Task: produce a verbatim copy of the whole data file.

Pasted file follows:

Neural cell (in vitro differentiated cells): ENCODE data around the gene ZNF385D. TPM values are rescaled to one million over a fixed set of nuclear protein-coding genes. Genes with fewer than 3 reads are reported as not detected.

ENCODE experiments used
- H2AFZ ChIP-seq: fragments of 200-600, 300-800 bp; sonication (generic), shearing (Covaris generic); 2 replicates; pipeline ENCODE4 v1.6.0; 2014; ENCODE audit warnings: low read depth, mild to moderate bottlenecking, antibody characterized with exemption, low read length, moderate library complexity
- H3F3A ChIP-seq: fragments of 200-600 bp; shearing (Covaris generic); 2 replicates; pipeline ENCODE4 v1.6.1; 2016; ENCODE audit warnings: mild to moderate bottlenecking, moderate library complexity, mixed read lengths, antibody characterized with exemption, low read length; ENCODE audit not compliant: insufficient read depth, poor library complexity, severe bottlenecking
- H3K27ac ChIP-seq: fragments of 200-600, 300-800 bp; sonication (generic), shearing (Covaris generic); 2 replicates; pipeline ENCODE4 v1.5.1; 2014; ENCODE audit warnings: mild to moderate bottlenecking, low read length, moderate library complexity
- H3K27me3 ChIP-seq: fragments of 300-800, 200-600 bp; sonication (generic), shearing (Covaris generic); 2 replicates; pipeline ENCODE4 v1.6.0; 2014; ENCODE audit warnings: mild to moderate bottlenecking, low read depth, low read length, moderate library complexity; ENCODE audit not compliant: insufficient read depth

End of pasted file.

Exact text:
Neural cell (in vitro differentiated cells): ENCODE data around the gene ZNF385D. TPM values are rescaled to one million over a fixed set of nuclear protein-coding genes. Genes with fewer than 3 reads are reported as not detected.

ENCODE experiments used
- H2AFZ ChIP-seq: fragments of 200-600, 300-800 bp; sonication (generic), shearing (Covaris generic); 2 replicates; pipeline ENCODE4 v1.6.0; 2014; ENCODE audit warnings: low read depth, mild to moderate bottlenecking, antibody characterized with exemption, low read length, moderate library complexity
- H3F3A ChIP-seq: fragments of 200-600 bp; shearing (Covaris generic); 2 replicates; pipeline ENCODE4 v1.6.1; 2016; ENCODE audit warnings: mild to moderate bottlenecking, moderate library complexity, mixed read lengths, antibody characterized with exemption, low read length; ENCODE audit not compliant: insufficient read depth, poor library complexity, severe bottlenecking
- H3K27ac ChIP-seq: fragments of 200-600, 300-800 bp; sonication (generic), shearing (Covaris generic); 2 replicates; pipeline ENCODE4 v1.5.1; 2014; ENCODE audit warnings: mild to moderate bottlenecking, low read length, moderate library complexity
- H3K27me3 ChIP-seq: fragments of 300-800, 200-600 bp; sonication (generic), shearing (Covaris generic); 2 replicates; pipeline ENCODE4 v1.6.0; 2014; ENCODE audit warnings: mild to moderate bottlenecking, low read depth, low read length, moderate library complexity; ENCODE audit not compliant: insufficient read depth